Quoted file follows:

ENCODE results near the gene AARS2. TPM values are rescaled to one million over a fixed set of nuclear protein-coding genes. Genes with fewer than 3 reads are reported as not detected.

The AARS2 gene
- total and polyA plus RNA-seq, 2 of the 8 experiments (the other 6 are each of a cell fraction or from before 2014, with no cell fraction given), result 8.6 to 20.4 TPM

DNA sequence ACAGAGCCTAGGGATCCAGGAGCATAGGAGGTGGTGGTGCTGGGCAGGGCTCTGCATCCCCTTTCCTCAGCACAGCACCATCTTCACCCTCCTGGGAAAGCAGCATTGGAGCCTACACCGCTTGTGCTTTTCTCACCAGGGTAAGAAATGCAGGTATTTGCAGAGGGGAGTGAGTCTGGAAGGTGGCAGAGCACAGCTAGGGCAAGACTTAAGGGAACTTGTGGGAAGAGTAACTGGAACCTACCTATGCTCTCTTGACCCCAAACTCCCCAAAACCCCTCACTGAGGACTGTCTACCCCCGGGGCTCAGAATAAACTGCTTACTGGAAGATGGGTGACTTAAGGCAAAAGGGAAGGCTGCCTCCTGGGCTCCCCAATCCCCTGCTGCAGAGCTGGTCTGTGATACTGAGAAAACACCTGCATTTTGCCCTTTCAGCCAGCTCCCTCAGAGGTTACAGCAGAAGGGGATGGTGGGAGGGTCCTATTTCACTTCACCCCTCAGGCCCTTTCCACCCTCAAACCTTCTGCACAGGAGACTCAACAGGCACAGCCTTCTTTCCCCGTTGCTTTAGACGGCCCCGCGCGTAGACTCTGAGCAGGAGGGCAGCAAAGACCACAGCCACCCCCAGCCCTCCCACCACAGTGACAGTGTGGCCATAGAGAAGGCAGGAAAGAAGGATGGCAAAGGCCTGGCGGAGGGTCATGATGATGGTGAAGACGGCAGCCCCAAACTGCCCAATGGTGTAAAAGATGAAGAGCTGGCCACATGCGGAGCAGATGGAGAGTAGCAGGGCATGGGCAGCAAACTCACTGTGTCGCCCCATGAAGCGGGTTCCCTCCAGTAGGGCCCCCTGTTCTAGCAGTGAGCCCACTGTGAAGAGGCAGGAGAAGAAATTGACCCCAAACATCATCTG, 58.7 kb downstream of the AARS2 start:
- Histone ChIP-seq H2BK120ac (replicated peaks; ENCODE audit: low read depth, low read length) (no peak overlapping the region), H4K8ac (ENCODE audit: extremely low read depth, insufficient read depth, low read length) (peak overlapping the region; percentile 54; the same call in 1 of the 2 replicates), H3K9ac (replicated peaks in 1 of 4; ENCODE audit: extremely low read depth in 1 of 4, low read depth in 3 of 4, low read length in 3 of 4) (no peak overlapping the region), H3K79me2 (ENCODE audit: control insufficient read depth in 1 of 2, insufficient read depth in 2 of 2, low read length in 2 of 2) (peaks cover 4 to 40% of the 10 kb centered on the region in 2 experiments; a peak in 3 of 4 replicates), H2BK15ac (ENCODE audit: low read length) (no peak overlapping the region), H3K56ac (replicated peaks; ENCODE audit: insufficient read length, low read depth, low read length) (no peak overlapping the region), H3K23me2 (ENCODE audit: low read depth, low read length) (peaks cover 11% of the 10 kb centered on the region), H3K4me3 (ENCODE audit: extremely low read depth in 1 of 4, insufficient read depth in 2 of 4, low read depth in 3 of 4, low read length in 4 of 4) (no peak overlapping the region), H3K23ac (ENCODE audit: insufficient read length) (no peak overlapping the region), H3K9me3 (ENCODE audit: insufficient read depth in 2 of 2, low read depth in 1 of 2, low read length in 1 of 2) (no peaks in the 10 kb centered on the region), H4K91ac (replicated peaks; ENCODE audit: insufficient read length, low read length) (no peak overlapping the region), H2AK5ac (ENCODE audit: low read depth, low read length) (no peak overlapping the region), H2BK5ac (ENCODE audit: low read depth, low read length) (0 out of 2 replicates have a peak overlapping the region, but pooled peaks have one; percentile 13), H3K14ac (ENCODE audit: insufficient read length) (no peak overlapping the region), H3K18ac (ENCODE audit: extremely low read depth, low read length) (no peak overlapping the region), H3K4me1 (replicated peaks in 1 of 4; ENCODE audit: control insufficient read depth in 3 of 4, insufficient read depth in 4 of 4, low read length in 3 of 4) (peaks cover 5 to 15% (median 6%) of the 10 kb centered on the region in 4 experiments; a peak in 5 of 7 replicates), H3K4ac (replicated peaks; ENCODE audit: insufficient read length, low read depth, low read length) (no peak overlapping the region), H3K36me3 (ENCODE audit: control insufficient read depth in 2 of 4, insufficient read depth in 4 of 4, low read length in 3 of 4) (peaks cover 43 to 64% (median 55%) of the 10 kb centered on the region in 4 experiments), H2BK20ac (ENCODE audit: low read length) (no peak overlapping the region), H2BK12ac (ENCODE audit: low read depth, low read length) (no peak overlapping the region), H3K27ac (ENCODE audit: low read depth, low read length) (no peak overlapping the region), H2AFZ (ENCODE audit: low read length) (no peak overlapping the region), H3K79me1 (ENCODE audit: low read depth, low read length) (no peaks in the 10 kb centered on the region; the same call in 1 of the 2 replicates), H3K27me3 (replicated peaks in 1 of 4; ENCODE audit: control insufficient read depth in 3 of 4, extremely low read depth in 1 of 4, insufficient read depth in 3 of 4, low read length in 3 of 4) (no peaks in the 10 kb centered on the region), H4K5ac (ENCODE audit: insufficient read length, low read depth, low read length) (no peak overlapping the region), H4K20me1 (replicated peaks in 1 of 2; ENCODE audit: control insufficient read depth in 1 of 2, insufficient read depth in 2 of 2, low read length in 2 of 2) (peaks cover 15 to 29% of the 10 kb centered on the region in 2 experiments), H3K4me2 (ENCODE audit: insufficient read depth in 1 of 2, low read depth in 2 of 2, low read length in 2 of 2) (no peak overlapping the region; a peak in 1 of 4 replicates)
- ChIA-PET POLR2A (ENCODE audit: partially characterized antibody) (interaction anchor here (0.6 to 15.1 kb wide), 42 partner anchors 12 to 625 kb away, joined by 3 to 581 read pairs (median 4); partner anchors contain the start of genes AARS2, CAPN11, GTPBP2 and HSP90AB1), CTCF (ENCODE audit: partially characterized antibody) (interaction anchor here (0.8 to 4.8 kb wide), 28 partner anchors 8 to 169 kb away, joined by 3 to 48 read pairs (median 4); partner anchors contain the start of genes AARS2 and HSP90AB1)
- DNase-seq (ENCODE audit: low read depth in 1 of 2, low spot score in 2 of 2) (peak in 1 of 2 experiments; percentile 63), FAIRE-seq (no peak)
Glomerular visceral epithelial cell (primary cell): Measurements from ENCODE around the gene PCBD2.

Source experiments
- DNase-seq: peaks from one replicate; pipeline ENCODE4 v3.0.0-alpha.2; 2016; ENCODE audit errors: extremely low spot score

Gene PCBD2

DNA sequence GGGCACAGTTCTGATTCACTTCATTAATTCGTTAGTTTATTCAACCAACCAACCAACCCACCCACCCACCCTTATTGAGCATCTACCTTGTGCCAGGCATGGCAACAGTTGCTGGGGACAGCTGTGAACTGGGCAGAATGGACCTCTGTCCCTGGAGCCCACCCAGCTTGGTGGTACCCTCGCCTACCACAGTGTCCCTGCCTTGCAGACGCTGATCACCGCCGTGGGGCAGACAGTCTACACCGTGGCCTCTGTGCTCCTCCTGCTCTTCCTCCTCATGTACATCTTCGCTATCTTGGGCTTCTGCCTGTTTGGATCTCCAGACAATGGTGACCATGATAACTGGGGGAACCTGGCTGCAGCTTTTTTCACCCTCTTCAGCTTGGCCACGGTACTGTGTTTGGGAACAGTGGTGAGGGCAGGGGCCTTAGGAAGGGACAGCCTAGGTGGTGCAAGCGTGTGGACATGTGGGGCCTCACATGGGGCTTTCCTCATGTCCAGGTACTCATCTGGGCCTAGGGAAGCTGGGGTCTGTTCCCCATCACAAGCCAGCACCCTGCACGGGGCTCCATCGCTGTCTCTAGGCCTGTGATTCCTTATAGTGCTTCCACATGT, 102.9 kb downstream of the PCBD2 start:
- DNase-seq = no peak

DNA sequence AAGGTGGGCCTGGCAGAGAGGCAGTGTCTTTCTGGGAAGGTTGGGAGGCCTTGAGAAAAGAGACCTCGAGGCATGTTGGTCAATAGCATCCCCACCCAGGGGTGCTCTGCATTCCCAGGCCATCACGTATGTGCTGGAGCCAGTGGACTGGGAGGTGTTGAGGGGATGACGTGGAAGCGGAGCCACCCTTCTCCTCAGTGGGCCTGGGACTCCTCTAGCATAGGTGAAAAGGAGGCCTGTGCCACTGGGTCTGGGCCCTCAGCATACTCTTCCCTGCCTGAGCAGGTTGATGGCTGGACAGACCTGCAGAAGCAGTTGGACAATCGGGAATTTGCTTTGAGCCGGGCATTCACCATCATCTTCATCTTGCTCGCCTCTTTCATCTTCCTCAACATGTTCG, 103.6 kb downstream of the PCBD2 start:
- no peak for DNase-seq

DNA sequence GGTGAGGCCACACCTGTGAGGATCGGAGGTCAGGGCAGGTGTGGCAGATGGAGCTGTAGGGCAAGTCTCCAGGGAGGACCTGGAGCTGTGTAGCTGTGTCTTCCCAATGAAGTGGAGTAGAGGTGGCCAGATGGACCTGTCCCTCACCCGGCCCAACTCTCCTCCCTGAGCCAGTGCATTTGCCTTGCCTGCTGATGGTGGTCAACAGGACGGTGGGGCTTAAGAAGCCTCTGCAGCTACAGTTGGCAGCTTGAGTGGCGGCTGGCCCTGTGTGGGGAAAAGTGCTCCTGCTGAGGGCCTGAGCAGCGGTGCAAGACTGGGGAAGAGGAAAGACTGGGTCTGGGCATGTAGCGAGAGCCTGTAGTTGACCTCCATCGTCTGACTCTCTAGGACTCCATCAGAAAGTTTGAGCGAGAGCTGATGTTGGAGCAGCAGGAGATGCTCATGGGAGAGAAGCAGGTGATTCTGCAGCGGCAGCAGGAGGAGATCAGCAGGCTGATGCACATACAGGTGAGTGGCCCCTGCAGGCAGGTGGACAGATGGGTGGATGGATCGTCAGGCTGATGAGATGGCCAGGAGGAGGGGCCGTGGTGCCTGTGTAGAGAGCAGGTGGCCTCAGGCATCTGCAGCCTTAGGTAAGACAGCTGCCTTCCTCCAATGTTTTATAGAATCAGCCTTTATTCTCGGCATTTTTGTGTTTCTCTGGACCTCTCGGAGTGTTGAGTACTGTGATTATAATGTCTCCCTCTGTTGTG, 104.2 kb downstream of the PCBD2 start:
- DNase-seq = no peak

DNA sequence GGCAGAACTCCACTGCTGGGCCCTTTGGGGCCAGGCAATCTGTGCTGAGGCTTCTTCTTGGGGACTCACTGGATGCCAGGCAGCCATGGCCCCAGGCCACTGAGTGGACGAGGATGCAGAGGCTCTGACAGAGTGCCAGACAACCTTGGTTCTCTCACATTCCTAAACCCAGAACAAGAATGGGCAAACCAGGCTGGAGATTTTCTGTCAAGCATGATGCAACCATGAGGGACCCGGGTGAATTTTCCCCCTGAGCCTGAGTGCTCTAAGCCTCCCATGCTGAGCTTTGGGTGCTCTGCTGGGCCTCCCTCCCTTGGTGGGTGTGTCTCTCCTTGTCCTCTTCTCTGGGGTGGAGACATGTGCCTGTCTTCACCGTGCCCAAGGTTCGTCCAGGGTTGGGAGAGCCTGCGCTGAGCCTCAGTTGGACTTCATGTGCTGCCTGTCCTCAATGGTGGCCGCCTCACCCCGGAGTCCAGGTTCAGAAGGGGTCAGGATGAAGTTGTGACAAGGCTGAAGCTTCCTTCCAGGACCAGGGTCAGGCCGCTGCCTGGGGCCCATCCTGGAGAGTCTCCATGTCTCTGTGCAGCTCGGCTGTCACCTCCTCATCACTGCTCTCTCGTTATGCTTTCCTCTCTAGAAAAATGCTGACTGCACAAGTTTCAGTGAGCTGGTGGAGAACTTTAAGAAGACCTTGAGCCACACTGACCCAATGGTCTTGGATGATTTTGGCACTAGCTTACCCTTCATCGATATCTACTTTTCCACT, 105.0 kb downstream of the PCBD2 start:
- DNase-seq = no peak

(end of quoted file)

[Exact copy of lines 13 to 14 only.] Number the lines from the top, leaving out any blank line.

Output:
- DNase-seq = no peak

DNA sequence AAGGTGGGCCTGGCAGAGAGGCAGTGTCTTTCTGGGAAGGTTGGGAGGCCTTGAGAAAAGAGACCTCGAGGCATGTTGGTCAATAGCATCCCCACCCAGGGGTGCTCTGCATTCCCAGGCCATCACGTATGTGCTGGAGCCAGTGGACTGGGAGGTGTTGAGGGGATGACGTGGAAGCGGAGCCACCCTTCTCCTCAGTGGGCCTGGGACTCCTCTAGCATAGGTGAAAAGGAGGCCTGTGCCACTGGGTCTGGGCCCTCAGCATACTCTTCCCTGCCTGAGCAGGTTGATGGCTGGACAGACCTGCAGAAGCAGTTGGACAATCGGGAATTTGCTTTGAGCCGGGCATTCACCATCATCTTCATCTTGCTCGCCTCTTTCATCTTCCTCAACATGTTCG, 103.6 kb downstream of the PCBD2 start: